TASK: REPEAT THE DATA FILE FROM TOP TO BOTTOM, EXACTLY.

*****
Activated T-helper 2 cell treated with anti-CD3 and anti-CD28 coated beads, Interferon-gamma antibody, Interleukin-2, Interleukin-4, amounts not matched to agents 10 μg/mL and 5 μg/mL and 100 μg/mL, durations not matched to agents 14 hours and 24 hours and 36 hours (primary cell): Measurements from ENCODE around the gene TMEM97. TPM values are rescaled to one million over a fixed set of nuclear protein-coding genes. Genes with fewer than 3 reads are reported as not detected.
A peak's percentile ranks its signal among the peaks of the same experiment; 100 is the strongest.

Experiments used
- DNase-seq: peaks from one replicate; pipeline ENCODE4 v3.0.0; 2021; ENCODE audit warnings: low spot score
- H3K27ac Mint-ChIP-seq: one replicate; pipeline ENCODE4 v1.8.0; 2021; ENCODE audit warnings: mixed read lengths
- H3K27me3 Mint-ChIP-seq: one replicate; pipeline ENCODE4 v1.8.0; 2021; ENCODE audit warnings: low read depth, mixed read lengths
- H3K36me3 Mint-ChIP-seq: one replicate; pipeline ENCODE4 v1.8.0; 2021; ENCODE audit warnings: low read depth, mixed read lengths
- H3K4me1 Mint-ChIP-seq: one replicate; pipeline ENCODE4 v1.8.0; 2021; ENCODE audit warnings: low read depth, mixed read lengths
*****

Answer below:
Activated T-helper 2 cell treated with anti-CD3 and anti-CD28 coated beads, Interferon-gamma antibody, Interleukin-2, Interleukin-4, amounts not matched to agents 10 μg/mL and 5 μg/mL and 100 μg/mL, durations not matched to agents 14 hours and 24 hours and 36 hours (primary cell): Measurements from ENCODE around the gene TMEM97. TPM values are rescaled to one million over a fixed set of nuclear protein-coding genes. Genes with fewer than 3 reads are reported as not detected.
A peak's percentile ranks its signal among the peaks of the same experiment; 100 is the strongest.

Experiments used
- DNase-seq: peaks from one replicate; pipeline ENCODE4 v3.0.0; 2021; ENCODE audit warnings: low spot score
- H3K27ac Mint-ChIP-seq: one replicate; pipeline ENCODE4 v1.8.0; 2021; ENCODE audit warnings: mixed read lengths
- H3K27me3 Mint-ChIP-seq: one replicate; pipeline ENCODE4 v1.8.0; 2021; ENCODE audit warnings: low read depth, mixed read lengths
- H3K36me3 Mint-ChIP-seq: one replicate; pipeline ENCODE4 v1.8.0; 2021; ENCODE audit warnings: low read depth, mixed read lengths
- H3K4me1 Mint-ChIP-seq: one replicate; pipeline ENCODE4 v1.8.0; 2021; ENCODE audit warnings: low read depth, mixed read lengths